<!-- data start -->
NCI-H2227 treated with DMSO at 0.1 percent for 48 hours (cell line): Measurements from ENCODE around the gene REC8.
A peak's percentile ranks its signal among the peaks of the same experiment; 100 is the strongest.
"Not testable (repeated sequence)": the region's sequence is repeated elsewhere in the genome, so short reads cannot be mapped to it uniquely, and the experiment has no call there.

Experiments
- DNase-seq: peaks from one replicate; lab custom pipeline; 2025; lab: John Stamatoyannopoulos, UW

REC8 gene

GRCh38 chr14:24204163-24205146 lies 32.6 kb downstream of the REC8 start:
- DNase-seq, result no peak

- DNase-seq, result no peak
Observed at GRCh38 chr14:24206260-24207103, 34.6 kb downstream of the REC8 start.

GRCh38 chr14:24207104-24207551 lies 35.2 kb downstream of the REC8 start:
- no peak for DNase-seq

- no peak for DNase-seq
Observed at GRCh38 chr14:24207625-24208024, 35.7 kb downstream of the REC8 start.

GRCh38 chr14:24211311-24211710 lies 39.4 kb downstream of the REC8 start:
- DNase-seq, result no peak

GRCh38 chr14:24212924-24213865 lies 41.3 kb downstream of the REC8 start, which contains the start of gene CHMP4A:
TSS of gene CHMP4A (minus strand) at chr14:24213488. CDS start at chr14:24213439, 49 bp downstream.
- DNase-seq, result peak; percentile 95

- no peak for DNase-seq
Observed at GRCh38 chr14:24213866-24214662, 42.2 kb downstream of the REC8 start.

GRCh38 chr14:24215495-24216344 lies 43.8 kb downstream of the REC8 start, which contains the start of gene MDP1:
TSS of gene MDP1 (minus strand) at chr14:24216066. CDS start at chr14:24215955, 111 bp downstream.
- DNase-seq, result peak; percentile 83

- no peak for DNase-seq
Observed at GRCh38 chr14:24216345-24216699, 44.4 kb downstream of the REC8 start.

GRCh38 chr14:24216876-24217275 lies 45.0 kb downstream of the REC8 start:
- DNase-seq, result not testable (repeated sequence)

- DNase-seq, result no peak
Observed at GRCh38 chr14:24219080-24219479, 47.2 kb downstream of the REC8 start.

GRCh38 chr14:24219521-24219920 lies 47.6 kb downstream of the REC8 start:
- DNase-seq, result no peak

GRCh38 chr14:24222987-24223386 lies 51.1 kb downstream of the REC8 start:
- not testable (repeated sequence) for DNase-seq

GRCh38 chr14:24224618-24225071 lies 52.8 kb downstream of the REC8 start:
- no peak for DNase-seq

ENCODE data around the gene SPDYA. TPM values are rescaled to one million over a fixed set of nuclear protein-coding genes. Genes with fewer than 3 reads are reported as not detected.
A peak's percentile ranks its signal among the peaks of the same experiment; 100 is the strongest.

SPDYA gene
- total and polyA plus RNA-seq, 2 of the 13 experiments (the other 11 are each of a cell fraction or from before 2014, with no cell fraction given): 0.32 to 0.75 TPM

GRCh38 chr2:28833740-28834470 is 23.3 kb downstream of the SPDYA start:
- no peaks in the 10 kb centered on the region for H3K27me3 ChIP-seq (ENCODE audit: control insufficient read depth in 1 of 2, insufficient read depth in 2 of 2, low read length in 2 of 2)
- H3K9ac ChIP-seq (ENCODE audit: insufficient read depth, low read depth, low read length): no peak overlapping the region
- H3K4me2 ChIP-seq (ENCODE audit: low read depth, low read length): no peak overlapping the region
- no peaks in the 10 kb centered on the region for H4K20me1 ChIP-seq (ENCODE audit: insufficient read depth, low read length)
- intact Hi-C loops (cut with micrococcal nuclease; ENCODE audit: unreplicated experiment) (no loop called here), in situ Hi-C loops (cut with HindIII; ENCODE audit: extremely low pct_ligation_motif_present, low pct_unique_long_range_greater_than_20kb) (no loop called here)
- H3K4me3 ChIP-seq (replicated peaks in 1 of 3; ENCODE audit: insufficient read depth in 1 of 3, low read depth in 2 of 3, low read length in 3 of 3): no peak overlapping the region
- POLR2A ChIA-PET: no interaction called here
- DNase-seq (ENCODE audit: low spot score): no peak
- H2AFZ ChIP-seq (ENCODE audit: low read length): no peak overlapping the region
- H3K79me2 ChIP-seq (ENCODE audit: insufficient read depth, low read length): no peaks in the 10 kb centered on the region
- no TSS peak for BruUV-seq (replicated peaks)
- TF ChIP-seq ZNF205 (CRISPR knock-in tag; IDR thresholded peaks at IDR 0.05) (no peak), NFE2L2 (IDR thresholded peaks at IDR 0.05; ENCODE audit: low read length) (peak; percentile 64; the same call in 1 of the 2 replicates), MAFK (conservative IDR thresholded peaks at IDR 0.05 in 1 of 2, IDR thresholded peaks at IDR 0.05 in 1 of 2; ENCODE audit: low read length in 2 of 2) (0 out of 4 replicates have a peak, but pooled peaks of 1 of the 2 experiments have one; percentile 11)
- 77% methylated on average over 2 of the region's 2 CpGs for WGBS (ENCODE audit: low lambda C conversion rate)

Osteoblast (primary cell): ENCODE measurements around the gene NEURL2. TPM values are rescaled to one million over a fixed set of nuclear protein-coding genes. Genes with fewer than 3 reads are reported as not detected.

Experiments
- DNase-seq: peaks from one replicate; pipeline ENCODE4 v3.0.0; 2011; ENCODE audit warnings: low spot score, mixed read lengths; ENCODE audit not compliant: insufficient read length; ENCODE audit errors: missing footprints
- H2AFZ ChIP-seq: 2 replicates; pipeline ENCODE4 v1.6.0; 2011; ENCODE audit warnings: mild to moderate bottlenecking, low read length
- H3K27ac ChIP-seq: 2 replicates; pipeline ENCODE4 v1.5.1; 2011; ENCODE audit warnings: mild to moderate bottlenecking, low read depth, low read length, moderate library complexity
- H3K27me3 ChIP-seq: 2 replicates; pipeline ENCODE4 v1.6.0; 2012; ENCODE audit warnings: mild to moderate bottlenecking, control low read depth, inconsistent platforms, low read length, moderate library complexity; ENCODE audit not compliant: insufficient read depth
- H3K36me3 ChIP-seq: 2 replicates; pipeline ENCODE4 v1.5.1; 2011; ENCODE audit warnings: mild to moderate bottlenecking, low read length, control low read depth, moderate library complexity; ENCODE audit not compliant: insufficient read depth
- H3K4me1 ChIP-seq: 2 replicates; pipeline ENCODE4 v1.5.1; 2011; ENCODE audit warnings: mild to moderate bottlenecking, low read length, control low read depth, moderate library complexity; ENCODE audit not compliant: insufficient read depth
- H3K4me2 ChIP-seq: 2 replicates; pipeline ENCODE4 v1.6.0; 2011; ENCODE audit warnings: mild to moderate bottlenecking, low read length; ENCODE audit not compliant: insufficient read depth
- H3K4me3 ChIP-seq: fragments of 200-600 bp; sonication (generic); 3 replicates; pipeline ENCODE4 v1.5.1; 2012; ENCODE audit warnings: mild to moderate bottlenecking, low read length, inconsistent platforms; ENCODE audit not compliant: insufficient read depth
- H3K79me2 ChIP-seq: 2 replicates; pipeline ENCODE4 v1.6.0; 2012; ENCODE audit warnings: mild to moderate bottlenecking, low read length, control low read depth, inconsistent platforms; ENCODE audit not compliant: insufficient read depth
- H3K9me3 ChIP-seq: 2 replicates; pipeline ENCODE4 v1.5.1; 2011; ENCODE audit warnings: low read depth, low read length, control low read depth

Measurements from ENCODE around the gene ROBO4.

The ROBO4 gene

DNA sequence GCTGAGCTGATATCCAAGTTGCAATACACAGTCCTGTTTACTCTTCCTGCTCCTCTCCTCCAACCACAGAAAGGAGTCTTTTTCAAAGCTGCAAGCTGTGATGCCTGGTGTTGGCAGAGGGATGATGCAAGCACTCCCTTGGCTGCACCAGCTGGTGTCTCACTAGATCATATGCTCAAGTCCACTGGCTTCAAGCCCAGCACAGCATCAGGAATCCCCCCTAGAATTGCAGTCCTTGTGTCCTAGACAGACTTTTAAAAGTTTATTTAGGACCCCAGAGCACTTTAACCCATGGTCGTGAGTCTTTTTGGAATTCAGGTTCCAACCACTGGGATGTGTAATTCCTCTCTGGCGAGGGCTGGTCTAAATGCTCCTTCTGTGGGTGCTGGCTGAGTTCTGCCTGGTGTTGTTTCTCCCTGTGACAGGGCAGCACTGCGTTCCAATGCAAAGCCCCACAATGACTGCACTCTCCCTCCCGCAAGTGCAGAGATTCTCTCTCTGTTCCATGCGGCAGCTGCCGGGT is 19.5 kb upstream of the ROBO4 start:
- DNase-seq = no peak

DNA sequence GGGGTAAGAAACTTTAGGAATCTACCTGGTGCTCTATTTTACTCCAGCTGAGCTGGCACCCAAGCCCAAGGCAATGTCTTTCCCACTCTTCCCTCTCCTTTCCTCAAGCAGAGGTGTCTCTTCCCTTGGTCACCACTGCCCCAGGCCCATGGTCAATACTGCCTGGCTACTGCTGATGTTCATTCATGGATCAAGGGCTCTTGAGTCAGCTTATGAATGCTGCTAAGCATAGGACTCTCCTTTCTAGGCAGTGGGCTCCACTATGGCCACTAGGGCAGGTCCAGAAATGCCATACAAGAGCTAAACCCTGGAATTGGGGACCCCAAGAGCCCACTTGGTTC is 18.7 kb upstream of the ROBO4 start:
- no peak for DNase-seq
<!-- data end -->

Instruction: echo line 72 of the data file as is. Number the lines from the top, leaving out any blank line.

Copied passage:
- no peak for DNase-seq